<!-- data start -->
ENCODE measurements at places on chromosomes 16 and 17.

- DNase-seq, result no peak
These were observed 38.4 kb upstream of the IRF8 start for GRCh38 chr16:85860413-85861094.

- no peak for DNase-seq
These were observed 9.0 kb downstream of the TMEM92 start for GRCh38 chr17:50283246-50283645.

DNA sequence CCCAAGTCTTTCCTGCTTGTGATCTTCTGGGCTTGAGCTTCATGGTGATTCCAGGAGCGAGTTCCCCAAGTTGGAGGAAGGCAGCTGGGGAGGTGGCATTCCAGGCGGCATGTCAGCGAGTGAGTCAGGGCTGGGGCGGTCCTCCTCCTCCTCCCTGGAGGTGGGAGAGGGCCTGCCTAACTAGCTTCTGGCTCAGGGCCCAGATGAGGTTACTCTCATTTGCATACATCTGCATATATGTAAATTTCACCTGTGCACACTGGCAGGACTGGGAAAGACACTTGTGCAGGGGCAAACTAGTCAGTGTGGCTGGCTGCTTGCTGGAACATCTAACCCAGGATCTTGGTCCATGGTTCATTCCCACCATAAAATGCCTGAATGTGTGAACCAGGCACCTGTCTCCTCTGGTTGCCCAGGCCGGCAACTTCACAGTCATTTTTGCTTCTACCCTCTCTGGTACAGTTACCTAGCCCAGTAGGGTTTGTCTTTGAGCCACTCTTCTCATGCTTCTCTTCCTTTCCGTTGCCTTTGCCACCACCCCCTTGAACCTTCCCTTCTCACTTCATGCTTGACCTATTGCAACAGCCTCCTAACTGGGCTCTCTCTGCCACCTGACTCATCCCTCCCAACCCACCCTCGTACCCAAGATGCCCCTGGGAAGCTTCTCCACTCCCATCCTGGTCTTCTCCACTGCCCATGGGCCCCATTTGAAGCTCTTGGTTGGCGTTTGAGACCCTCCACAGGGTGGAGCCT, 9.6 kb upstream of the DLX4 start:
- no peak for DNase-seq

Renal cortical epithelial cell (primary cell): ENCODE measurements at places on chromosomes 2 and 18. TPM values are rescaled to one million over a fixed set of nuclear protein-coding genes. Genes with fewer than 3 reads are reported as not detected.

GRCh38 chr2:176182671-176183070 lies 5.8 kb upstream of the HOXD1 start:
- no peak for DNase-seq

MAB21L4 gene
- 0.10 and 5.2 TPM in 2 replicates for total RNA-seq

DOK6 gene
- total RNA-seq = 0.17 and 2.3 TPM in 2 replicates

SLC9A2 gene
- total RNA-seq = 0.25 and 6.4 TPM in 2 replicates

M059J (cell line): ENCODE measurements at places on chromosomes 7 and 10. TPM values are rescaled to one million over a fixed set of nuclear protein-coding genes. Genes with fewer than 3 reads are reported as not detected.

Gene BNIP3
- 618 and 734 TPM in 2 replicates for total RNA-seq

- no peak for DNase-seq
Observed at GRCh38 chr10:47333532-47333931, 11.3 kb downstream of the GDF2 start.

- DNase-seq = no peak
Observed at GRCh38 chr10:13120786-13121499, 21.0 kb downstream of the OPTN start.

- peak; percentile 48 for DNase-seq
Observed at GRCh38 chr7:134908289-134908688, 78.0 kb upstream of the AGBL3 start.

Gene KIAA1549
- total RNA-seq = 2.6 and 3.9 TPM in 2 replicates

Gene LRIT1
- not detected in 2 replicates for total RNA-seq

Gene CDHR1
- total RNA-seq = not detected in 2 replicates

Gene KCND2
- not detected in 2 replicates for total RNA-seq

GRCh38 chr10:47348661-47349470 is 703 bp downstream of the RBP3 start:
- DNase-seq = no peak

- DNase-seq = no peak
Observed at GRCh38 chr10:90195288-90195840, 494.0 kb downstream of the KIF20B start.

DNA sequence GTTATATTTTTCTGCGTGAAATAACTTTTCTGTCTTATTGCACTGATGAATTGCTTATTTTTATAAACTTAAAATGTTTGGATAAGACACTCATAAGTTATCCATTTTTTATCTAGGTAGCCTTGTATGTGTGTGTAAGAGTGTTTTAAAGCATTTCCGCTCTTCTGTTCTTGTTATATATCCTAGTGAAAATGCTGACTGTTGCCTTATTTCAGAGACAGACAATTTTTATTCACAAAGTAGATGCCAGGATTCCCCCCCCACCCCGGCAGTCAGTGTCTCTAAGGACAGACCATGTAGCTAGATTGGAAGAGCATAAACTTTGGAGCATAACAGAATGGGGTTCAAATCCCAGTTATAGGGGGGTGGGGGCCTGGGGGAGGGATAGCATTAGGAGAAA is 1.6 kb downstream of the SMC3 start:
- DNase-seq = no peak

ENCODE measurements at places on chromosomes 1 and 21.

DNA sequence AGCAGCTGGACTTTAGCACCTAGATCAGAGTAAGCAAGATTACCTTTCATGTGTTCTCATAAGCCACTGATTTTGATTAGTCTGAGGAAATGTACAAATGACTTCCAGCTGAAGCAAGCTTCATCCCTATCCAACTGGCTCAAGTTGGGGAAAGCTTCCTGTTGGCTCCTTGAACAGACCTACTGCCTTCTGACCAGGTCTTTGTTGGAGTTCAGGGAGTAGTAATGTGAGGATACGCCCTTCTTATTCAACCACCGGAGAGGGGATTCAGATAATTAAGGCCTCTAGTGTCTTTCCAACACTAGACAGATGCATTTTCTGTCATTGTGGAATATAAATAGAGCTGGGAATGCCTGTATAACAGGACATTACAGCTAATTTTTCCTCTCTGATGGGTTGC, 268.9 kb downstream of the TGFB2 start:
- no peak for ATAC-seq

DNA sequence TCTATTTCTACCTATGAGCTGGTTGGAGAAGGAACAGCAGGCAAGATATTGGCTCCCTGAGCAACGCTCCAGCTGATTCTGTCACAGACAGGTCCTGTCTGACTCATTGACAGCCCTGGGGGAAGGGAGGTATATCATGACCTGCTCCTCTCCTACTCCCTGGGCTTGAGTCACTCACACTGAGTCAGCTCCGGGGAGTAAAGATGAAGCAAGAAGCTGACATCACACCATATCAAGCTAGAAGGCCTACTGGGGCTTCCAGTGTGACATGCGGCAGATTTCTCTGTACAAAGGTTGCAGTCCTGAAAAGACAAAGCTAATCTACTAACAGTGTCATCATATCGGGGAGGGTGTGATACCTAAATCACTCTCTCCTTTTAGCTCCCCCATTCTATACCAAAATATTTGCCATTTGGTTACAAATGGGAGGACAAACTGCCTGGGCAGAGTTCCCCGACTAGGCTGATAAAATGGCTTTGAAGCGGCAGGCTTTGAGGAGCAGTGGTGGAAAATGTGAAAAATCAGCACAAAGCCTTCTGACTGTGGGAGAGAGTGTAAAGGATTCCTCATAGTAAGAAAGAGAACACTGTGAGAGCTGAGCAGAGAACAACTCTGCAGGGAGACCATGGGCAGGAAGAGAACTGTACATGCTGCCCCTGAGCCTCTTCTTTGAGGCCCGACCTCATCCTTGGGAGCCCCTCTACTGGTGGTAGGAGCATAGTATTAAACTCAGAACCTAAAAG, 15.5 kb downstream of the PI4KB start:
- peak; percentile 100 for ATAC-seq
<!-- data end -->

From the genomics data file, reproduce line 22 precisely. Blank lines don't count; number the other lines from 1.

- DNase-seq = no peak